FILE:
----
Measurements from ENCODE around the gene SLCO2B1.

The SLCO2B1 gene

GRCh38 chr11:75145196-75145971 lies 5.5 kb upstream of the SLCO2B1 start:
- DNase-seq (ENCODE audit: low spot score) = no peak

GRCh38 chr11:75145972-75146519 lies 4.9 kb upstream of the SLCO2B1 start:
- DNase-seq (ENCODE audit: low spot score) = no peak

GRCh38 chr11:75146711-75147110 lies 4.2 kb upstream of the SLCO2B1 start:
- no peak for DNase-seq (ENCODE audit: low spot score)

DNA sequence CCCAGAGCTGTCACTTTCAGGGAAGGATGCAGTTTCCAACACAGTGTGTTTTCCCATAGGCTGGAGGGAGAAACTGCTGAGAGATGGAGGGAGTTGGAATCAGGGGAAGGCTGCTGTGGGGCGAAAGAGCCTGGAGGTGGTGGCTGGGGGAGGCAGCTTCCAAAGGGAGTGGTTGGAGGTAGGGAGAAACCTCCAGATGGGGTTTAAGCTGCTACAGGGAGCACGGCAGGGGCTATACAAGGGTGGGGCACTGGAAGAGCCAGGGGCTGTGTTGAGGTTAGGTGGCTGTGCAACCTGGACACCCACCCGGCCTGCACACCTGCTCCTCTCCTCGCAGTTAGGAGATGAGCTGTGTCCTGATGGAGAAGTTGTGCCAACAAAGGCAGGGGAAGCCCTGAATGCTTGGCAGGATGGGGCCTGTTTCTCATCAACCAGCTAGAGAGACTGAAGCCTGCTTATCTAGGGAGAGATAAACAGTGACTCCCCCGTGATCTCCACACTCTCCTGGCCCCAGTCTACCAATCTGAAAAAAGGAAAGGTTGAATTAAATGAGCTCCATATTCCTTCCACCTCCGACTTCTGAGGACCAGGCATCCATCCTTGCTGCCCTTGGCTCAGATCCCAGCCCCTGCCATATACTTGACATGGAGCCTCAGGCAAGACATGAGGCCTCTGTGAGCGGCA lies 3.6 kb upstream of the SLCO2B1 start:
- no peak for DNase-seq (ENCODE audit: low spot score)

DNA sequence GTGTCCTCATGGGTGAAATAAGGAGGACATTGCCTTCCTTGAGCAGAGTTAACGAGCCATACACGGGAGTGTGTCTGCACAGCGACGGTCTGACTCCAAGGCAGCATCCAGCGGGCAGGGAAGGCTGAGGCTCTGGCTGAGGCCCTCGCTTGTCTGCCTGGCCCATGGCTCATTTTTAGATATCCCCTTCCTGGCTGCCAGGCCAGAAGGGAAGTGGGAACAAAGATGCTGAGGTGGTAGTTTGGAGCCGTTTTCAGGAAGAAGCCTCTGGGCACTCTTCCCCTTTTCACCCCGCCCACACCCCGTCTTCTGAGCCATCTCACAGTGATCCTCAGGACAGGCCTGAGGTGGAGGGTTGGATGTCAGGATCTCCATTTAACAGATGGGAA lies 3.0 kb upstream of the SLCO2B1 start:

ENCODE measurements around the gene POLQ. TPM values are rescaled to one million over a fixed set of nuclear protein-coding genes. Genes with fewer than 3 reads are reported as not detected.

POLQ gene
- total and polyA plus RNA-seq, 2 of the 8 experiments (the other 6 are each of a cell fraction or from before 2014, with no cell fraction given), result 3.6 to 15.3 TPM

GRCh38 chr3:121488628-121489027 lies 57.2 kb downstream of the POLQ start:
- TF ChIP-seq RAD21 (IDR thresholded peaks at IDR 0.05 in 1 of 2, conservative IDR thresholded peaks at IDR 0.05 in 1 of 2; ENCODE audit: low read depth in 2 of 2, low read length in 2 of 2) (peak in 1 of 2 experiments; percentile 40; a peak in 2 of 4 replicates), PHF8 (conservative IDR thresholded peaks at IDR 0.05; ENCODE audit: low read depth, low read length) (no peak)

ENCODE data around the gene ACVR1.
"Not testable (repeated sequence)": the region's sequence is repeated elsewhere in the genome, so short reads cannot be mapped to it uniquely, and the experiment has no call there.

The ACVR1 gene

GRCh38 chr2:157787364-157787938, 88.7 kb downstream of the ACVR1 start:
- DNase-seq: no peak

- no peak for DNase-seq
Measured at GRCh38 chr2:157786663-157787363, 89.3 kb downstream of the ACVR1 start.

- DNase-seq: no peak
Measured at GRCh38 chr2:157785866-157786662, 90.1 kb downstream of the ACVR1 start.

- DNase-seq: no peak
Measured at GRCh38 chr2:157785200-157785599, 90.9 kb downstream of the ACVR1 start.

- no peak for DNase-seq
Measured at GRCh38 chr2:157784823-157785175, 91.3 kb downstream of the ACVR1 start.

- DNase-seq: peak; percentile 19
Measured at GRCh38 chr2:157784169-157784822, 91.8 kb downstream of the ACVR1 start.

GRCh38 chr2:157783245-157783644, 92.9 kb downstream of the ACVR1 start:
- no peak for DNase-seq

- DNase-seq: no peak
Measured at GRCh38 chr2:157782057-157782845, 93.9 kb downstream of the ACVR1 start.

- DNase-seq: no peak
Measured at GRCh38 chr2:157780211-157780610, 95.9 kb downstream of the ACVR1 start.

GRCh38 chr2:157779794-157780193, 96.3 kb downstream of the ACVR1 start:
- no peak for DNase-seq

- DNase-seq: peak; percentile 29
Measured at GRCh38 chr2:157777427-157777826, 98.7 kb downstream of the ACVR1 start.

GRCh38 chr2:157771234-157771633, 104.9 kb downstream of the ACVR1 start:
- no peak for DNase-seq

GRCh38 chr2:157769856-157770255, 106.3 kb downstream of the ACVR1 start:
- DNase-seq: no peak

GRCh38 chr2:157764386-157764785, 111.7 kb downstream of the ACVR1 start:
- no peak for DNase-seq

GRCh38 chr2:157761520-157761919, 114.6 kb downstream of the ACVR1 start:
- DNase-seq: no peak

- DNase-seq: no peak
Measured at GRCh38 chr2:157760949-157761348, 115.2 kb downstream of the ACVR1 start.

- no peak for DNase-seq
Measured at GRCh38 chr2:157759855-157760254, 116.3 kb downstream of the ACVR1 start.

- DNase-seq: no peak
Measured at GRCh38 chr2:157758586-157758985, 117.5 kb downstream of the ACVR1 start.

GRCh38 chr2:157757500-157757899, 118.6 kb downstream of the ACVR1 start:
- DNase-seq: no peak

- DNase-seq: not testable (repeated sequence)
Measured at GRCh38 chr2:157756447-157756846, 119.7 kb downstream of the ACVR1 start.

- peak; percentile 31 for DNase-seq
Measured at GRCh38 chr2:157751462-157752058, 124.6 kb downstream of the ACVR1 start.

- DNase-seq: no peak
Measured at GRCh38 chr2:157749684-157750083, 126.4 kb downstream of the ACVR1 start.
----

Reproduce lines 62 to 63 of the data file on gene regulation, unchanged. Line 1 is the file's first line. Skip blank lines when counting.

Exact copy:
- DNase-seq: no peak
Measured at GRCh38 chr2:157749684-157750083, 126.4 kb downstream of the ACVR1 start.